A true citizen of the world, Dr. Sasco speaks and works in French, English and Italian, and can manage in German and Spanish.

Dr. Sasco was recently in Montreal to speak about 'Cancer and Globalization', with a focus on environmental concerns. She graciously agreed to speak with BCAM about cancer prevention.


ML: Does the goal of cancer prevention get enough attention either in terms of research funding, or in the media and to public awareness?

AS: As a prevention person, and taking into account the significant impact of prevention on health (as in diseases or deaths avoided), there is probably greater attention placed on it now, but it is still far from enough; there is a need for much more.

Obviously, funding for treatment is necessary to deal with what is already there; funding also often comes from the pharmaceutical industry because there is a return, and this also helps in the immediate treatment of disease. Within medicine, prevention appears as a less important activity because the number of cases (of illness and death) that are avoided because of preventive measures cannot be easily “seen”.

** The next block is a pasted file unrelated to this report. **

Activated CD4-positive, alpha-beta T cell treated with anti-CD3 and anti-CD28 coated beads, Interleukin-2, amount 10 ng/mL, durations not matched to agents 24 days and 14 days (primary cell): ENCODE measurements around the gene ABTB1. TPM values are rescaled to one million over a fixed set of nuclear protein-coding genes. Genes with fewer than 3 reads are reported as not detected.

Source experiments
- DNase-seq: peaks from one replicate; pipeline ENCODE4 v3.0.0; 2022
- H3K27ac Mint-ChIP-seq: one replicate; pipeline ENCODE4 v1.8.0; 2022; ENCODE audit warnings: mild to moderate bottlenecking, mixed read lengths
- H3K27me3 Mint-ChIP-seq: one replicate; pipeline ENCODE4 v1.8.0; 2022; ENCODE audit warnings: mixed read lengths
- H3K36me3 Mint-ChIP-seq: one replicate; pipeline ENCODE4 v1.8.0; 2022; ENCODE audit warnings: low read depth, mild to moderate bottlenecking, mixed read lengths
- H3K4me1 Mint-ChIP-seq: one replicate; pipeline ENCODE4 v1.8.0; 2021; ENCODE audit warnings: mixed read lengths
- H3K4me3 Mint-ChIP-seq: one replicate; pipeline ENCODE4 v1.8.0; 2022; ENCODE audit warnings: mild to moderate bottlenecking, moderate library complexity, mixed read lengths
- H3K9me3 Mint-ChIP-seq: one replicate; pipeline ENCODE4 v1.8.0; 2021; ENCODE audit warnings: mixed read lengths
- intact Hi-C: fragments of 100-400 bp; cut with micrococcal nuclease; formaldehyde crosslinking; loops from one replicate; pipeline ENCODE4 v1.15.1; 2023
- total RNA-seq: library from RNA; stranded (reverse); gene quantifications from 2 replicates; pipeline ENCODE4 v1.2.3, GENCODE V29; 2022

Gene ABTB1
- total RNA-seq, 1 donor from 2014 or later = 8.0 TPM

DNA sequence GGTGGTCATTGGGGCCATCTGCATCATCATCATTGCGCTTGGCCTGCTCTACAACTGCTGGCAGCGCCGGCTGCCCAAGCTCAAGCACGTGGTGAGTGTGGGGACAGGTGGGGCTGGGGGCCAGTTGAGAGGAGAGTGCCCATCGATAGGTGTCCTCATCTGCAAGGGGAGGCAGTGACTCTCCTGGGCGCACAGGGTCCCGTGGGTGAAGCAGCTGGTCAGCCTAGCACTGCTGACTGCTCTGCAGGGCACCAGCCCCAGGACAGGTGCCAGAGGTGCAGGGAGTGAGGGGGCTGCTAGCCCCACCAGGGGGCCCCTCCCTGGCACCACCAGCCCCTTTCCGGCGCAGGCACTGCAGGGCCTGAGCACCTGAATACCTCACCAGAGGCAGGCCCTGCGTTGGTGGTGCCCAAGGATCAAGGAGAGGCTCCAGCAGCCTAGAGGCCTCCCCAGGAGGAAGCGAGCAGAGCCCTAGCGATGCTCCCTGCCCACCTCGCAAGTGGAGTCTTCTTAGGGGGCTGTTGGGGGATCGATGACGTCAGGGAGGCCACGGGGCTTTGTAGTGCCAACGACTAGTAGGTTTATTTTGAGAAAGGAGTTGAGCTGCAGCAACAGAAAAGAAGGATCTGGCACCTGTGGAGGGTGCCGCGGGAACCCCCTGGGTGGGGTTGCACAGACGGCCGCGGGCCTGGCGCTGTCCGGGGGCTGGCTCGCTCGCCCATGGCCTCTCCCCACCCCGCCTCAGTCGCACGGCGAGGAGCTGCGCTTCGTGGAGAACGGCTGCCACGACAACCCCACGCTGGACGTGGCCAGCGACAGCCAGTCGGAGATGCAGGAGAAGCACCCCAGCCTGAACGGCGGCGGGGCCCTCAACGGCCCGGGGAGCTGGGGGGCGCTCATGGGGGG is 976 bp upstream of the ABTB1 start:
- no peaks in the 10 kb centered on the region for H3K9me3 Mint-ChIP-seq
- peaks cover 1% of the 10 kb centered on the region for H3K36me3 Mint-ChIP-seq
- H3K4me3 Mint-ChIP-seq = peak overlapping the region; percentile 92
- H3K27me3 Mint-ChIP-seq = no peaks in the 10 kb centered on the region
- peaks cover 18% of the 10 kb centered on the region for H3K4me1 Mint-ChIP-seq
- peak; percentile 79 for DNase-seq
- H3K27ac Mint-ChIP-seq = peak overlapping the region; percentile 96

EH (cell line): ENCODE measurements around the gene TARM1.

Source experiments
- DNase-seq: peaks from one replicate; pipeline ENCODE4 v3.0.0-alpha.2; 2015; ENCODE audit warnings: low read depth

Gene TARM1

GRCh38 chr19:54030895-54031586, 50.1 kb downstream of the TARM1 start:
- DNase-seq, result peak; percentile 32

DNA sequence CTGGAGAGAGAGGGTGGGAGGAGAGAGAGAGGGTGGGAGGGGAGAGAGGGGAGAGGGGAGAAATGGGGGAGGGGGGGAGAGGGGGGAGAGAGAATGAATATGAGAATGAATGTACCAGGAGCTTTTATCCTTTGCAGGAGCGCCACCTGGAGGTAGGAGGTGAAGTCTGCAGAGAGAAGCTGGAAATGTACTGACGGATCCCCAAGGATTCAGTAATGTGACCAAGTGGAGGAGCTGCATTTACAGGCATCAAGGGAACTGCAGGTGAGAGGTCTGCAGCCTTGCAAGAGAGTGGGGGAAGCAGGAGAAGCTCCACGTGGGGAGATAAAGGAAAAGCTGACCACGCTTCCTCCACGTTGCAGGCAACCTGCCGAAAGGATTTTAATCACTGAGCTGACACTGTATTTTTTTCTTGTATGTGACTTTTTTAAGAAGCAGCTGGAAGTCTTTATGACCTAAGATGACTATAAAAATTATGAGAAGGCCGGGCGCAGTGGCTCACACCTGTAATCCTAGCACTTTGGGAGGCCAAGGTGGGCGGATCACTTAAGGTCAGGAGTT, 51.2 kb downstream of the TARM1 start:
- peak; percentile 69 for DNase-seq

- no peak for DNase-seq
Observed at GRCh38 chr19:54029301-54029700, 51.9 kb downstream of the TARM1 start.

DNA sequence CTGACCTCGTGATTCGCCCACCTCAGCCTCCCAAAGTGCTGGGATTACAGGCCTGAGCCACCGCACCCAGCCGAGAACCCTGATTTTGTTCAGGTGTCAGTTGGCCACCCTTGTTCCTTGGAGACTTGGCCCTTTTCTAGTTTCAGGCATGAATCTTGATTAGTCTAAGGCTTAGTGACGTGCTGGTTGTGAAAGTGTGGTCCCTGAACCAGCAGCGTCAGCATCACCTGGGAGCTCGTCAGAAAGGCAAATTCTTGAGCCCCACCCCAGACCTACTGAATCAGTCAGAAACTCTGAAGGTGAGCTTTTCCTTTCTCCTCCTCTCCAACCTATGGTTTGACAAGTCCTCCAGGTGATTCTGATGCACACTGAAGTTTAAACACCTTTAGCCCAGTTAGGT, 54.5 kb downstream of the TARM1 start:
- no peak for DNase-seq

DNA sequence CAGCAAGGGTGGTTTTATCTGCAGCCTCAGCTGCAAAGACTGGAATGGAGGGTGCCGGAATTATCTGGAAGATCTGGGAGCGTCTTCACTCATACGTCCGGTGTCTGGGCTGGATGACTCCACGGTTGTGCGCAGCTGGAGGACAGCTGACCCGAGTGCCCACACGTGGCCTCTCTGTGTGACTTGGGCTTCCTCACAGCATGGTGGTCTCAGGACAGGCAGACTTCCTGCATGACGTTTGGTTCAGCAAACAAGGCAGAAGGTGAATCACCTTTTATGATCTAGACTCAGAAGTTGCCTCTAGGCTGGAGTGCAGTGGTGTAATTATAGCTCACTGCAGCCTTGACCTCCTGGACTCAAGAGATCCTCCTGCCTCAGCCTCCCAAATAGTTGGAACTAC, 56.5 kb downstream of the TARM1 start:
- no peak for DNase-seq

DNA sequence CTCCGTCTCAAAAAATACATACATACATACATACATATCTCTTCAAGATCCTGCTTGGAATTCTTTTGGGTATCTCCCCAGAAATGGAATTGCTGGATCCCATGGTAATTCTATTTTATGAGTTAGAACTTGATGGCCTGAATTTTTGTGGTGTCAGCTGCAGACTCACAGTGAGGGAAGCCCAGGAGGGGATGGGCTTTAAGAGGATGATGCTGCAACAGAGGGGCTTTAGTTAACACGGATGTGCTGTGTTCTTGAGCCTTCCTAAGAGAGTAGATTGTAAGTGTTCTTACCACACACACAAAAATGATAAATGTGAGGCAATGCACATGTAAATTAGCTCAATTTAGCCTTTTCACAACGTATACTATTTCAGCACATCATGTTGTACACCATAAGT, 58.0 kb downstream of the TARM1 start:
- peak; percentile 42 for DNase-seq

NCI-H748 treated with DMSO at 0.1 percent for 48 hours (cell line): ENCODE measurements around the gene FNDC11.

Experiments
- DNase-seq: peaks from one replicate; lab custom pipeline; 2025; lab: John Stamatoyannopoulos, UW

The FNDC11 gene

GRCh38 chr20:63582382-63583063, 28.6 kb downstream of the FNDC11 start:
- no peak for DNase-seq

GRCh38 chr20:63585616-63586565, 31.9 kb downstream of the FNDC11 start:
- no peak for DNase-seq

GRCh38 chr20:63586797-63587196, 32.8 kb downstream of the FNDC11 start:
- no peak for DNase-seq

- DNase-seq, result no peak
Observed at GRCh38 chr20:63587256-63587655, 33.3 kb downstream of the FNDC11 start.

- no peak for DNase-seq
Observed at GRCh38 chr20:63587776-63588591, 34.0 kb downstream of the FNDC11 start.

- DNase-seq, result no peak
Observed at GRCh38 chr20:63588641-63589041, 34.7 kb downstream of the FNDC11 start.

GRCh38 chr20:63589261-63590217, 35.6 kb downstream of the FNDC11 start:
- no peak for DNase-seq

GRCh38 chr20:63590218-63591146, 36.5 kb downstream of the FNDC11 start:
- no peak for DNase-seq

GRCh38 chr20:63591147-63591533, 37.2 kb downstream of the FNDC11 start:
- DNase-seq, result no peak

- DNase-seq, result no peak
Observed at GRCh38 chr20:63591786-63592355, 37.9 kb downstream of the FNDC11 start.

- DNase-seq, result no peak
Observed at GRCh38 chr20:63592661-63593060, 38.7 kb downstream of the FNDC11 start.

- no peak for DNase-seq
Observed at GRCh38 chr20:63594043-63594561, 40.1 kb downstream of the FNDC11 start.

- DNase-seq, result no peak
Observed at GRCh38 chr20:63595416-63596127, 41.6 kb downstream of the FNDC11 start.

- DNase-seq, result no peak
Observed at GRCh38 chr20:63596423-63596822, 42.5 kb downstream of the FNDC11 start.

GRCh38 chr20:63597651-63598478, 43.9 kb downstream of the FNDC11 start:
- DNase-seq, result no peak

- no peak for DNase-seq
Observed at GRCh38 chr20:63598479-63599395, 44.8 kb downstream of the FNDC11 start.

Furthermore, the politicians who design programs to fund research have a short-term bias – their terms of office – whereas environmental exposures, particularly in the case of cancer, happen over a much longer period of time. More research and action on prevention are needed.

Much of the time now, when we have toxicological data, we can act on it using the precautionary principle; we don’t necessarily need to wait when there are available substitutes. It makes sense to eliminate a substance when it is not absolutely essential or when there are substitutes that are safer.